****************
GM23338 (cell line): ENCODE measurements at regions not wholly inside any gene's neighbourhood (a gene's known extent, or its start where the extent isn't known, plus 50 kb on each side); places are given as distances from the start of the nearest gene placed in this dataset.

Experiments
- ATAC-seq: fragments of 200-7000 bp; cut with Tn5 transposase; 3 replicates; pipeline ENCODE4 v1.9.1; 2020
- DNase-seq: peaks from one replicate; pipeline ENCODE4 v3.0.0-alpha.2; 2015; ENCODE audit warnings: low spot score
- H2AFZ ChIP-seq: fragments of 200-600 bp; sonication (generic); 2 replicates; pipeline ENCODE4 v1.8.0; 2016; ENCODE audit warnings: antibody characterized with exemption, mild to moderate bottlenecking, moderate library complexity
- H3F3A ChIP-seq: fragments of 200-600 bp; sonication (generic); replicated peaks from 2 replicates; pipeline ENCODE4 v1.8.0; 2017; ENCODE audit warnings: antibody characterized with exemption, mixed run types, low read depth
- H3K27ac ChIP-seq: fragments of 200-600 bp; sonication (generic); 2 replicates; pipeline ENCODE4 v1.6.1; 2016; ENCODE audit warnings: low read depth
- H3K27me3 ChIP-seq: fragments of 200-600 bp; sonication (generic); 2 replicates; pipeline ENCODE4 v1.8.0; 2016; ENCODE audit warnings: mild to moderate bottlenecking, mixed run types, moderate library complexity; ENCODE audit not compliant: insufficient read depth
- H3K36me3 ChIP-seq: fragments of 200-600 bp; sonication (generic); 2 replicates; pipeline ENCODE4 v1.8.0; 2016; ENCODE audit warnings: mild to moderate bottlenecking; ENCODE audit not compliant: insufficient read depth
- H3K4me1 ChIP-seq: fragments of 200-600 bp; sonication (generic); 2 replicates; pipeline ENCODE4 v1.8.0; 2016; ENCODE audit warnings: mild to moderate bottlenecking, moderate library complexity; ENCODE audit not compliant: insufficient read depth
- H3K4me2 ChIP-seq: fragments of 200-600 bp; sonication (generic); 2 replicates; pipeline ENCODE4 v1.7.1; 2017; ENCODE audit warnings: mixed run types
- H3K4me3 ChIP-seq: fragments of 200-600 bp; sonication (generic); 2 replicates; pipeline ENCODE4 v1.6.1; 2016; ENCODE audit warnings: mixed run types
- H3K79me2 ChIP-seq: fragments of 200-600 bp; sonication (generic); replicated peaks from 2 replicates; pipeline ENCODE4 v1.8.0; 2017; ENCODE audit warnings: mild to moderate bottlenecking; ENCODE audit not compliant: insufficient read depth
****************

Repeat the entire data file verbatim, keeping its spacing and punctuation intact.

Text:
GM23338 (cell line): ENCODE measurements at regions not wholly inside any gene's neighbourhood (a gene's known extent, or its start where the extent isn't known, plus 50 kb on each side); places are given as distances from the start of the nearest gene placed in this dataset.

Experiments
- ATAC-seq: fragments of 200-7000 bp; cut with Tn5 transposase; 3 replicates; pipeline ENCODE4 v1.9.1; 2020
- DNase-seq: peaks from one replicate; pipeline ENCODE4 v3.0.0-alpha.2; 2015; ENCODE audit warnings: low spot score
- H2AFZ ChIP-seq: fragments of 200-600 bp; sonication (generic); 2 replicates; pipeline ENCODE4 v1.8.0; 2016; ENCODE audit warnings: antibody characterized with exemption, mild to moderate bottlenecking, moderate library complexity
- H3F3A ChIP-seq: fragments of 200-600 bp; sonication (generic); replicated peaks from 2 replicates; pipeline ENCODE4 v1.8.0; 2017; ENCODE audit warnings: antibody characterized with exemption, mixed run types, low read depth
- H3K27ac ChIP-seq: fragments of 200-600 bp; sonication (generic); 2 replicates; pipeline ENCODE4 v1.6.1; 2016; ENCODE audit warnings: low read depth
- H3K27me3 ChIP-seq: fragments of 200-600 bp; sonication (generic); 2 replicates; pipeline ENCODE4 v1.8.0; 2016; ENCODE audit warnings: mild to moderate bottlenecking, mixed run types, moderate library complexity; ENCODE audit not compliant: insufficient read depth
- H3K36me3 ChIP-seq: fragments of 200-600 bp; sonication (generic); 2 replicates; pipeline ENCODE4 v1.8.0; 2016; ENCODE audit warnings: mild to moderate bottlenecking; ENCODE audit not compliant: insufficient read depth
- H3K4me1 ChIP-seq: fragments of 200-600 bp; sonication (generic); 2 replicates; pipeline ENCODE4 v1.8.0; 2016; ENCODE audit warnings: mild to moderate bottlenecking, moderate library complexity; ENCODE audit not compliant: insufficient read depth
- H3K4me2 ChIP-seq: fragments of 200-600 bp; sonication (generic); 2 replicates; pipeline ENCODE4 v1.7.1; 2017; ENCODE audit warnings: mixed run types
- H3K4me3 ChIP-seq: fragments of 200-600 bp; sonication (generic); 2 replicates; pipeline ENCODE4 v1.6.1; 2016; ENCODE audit warnings: mixed run types
- H3K79me2 ChIP-seq: fragments of 200-600 bp; sonication (generic); replicated peaks from 2 replicates; pipeline ENCODE4 v1.8.0; 2017; ENCODE audit warnings: mild to moderate bottlenecking; ENCODE audit not compliant: insufficient read depth